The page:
Tag Archives: monetization

Pinterest adds disclosure about how they (might) make money. Conversation with Pinterest CEO.

Ben Silbermann, the CEO of Pinterest, called me this morning after reading my story on copyright issues. While he didn’t want to go into detail about how they will continue to address that issue, he did provide me with his take on the affiliate link modification story.

Ben told me that it was never Pinterest’s intention to be deceptive. He indicated that the use of Skimlinks was a test, not a business plan, and that Pinterest had stopped using Skimlinks a week before I wrote the original story on the subject.

My Error

The image I provided with the original story actually showed a piece of code that didn’t relate to the Amazon’s affiliate program. At least one reader commented on my blog that the link I listed wasn’t an affiliate link, and several people emailed me indicating that they couldn’t replicate the link modifications when posting pins. This makes more sense now, as Pinterest had stopped using Skimlinks a week before I published the story.

Pinterest’s silence on the affiliate link story.

Despite the popularity and reach of the Pinterest, the compnay only has 16 employees and the vast majority of them are focused on development issues. Ben indicated that Pinterest is still figuring out how they best want to respond to issues as they come up.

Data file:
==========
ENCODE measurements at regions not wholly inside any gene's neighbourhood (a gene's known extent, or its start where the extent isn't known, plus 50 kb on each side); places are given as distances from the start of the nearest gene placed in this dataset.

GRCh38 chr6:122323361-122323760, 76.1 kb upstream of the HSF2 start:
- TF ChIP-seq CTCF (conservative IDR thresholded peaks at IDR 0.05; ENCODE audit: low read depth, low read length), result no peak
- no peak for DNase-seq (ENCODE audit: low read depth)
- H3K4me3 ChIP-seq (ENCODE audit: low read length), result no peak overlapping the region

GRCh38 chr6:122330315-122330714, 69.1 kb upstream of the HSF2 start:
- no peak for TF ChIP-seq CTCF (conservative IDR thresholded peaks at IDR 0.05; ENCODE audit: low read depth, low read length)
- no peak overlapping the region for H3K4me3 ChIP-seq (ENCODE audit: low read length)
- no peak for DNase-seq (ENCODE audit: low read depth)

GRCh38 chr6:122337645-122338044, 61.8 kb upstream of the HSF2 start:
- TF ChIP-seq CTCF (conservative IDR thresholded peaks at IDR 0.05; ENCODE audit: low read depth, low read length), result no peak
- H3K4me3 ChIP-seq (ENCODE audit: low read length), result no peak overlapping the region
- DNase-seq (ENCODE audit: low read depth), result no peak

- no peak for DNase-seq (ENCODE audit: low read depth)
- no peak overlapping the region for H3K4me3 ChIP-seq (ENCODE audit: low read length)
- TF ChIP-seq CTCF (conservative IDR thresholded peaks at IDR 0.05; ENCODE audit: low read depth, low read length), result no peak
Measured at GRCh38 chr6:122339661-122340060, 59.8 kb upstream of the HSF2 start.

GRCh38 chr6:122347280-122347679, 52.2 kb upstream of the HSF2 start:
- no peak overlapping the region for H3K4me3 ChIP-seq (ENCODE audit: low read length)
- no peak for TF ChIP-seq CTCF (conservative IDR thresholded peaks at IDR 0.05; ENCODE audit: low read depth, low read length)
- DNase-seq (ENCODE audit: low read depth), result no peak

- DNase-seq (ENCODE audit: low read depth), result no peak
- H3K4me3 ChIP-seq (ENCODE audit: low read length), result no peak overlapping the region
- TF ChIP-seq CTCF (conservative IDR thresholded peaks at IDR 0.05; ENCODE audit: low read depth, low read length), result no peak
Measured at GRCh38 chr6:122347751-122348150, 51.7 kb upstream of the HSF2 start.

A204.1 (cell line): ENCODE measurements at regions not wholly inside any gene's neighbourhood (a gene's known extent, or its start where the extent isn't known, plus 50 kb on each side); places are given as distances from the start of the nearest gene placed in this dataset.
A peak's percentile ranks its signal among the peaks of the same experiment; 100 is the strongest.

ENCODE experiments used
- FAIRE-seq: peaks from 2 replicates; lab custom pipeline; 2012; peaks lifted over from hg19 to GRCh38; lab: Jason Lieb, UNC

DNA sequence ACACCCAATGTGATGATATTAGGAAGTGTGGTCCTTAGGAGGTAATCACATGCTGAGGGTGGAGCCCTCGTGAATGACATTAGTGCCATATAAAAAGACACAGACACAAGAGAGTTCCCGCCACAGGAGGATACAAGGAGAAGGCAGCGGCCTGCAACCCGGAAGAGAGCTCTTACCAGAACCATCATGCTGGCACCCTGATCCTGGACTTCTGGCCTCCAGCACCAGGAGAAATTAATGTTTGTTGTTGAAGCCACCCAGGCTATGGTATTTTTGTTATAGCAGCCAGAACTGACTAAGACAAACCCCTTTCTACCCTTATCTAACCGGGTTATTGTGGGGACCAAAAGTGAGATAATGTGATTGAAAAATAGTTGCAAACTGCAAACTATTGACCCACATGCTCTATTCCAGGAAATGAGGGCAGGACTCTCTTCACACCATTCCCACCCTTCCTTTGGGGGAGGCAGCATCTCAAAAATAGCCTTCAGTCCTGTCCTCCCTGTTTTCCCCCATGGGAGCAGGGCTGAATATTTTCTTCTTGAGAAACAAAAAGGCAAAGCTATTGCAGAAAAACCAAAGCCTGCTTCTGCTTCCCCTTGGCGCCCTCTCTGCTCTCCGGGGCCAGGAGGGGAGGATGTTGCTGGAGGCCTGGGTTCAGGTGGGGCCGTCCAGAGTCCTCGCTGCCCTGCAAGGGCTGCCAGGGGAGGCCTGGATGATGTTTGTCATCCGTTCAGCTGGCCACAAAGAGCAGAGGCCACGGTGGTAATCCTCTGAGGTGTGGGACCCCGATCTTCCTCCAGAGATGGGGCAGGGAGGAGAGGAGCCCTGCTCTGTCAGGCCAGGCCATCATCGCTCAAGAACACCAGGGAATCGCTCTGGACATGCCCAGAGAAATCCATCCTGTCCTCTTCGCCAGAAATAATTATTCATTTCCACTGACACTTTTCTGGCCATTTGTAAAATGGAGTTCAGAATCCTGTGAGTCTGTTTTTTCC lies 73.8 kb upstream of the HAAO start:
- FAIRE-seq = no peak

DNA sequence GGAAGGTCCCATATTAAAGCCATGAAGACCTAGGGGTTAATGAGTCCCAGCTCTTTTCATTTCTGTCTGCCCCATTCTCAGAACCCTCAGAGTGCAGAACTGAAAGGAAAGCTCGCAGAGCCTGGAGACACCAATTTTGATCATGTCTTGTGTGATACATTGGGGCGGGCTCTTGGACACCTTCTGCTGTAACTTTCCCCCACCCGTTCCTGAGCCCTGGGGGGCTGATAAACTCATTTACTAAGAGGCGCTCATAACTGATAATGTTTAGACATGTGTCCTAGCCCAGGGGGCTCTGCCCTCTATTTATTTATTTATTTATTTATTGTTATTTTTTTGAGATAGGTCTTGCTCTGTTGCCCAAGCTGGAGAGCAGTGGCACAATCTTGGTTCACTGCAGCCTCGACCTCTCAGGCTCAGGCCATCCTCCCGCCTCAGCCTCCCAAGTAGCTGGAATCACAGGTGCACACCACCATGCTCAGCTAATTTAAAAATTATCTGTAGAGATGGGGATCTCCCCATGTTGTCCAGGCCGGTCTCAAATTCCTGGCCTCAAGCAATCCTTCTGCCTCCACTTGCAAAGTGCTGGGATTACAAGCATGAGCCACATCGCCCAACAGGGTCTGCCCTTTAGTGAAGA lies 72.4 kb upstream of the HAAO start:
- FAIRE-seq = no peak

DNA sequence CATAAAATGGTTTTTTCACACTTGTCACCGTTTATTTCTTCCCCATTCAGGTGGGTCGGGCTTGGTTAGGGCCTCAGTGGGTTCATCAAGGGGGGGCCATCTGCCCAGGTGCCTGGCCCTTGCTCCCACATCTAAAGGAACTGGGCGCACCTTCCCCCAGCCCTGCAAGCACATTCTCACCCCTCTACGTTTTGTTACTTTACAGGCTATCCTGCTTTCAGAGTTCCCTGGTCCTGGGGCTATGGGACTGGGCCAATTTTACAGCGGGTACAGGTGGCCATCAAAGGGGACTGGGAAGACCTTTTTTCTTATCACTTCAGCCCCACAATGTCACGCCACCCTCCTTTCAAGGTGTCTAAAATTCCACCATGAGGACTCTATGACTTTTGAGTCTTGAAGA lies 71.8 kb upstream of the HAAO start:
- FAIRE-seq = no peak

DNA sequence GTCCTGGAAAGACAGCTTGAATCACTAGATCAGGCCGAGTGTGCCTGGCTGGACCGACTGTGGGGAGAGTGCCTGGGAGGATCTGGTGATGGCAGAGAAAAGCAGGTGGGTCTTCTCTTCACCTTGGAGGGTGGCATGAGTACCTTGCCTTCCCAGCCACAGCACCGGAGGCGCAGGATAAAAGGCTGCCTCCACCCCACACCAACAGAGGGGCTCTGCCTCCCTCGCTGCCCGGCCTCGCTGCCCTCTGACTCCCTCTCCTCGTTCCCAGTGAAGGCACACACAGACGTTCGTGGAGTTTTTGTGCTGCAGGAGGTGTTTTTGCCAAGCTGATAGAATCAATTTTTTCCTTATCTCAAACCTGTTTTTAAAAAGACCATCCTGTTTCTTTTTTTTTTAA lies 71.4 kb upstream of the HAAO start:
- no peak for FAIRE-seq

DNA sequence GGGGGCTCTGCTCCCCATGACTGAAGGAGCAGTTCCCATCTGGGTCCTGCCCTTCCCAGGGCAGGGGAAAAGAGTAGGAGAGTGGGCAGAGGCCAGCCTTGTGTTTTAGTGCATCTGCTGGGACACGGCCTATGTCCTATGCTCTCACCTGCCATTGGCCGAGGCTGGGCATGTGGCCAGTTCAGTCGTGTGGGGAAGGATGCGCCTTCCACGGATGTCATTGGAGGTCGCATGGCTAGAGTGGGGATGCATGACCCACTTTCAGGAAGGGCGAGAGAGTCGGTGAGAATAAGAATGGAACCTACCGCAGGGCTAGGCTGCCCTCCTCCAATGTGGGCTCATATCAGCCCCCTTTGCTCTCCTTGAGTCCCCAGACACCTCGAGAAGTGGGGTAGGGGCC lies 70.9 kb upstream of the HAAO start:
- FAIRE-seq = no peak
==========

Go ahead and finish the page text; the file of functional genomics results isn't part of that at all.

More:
A Google News search of the term “Pinterest” returns hundreds of stories and guides each day about the service. Ben indicated that Pinterest wants to be transparent, but as a startup trying to continue to develop a compelling product, their team doesn’t want to be constantly reacting to every new article or story about their business.

Pinterest has updated their site with a disclosure.

In order to provide transparency and clarification going forward, Pinterest added a new section on their help page to address any possible future questions around the monetization issue. The new section is called “How does Pinterest make money?”:

Right now, we are focused on growing Pinterest and making it more valuable. To fund these efforts, we have taken outside investment from entrepreneurs and venture capitalists. We’ve tested a few different approaches to making money such as affiliate links. We might also try adding advertisements, but we haven’t done this yet.

Even though making money isn’t our top priority right now, it is a long term goal. After all, we want Pinterest to be here to stay!

Skimlinks was not a monetization effort, but it was testing.

Ben stated to me, “Our focus right now is not on monetizing, but we have tried a few things out to better understand how people use the service. We want to be a profitable company, but we want to make sure whatever model we eventually use, works with customers. We haven’t decided on one way to do it.”

Ben indicated that Skimlinks was more about testing how people used Pinterest rather than a long-term plan for monetization. Using Skimlinks, Pinterest was able to test a number of things including whether users would make purchases when linked to from the Pinterest site.